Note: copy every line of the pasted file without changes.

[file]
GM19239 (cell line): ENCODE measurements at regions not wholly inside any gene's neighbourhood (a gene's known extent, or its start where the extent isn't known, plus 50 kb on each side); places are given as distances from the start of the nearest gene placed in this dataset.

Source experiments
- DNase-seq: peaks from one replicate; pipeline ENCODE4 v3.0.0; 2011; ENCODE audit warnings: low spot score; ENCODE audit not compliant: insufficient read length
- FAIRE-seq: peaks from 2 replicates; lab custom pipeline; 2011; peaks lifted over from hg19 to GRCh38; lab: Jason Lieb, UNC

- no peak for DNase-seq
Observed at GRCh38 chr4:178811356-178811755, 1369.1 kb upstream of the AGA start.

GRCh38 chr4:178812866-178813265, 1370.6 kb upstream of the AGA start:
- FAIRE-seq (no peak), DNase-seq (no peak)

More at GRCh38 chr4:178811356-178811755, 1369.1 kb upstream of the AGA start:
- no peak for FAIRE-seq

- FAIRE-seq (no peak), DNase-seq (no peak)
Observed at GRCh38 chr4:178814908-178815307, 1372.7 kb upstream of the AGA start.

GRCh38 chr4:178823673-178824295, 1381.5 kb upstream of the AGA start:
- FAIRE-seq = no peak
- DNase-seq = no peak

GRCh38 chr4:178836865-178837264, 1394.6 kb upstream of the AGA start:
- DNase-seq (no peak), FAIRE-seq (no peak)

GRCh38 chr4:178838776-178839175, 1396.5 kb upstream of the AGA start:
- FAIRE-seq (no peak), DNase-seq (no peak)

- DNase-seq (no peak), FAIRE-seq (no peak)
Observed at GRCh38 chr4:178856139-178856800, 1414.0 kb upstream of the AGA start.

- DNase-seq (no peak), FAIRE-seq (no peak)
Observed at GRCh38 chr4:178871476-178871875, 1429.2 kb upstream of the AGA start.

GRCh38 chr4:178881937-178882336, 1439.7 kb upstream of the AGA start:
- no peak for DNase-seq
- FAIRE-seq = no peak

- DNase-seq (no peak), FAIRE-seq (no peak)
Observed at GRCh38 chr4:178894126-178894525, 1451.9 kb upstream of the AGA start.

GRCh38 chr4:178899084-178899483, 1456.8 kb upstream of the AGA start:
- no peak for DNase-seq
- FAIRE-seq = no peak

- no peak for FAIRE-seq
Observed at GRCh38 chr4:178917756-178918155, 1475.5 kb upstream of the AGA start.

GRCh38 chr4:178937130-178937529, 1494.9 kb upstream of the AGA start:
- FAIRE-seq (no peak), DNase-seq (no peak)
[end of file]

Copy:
GM19239 (cell line): ENCODE measurements at regions not wholly inside any gene's neighbourhood (a gene's known extent, or its start where the extent isn't known, plus 50 kb on each side); places are given as distances from the start of the nearest gene placed in this dataset.

Source experiments
- DNase-seq: peaks from one replicate; pipeline ENCODE4 v3.0.0; 2011; ENCODE audit warnings: low spot score; ENCODE audit not compliant: insufficient read length
- FAIRE-seq: peaks from 2 replicates; lab custom pipeline; 2011; peaks lifted over from hg19 to GRCh38; lab: Jason Lieb, UNC

- no peak for DNase-seq
Observed at GRCh38 chr4:178811356-178811755, 1369.1 kb upstream of the AGA start.

GRCh38 chr4:178812866-178813265, 1370.6 kb upstream of the AGA start:
- FAIRE-seq (no peak), DNase-seq (no peak)

More at GRCh38 chr4:178811356-178811755, 1369.1 kb upstream of the AGA start:
- no peak for FAIRE-seq

- FAIRE-seq (no peak), DNase-seq (no peak)
Observed at GRCh38 chr4:178814908-178815307, 1372.7 kb upstream of the AGA start.

GRCh38 chr4:178823673-178824295, 1381.5 kb upstream of the AGA start:
- FAIRE-seq = no peak
- DNase-seq = no peak

GRCh38 chr4:178836865-178837264, 1394.6 kb upstream of the AGA start:
- DNase-seq (no peak), FAIRE-seq (no peak)

GRCh38 chr4:178838776-178839175, 1396.5 kb upstream of the AGA start:
- FAIRE-seq (no peak), DNase-seq (no peak)

- DNase-seq (no peak), FAIRE-seq (no peak)
Observed at GRCh38 chr4:178856139-178856800, 1414.0 kb upstream of the AGA start.

- DNase-seq (no peak), FAIRE-seq (no peak)
Observed at GRCh38 chr4:178871476-178871875, 1429.2 kb upstream of the AGA start.

GRCh38 chr4:178881937-178882336, 1439.7 kb upstream of the AGA start:
- no peak for DNase-seq
- FAIRE-seq = no peak

- DNase-seq (no peak), FAIRE-seq (no peak)
Observed at GRCh38 chr4:178894126-178894525, 1451.9 kb upstream of the AGA start.

GRCh38 chr4:178899084-178899483, 1456.8 kb upstream of the AGA start:
- no peak for DNase-seq
- FAIRE-seq = no peak

- no peak for FAIRE-seq
Observed at GRCh38 chr4:178917756-178918155, 1475.5 kb upstream of the AGA start.

GRCh38 chr4:178937130-178937529, 1494.9 kb upstream of the AGA start:
- FAIRE-seq (no peak), DNase-seq (no peak)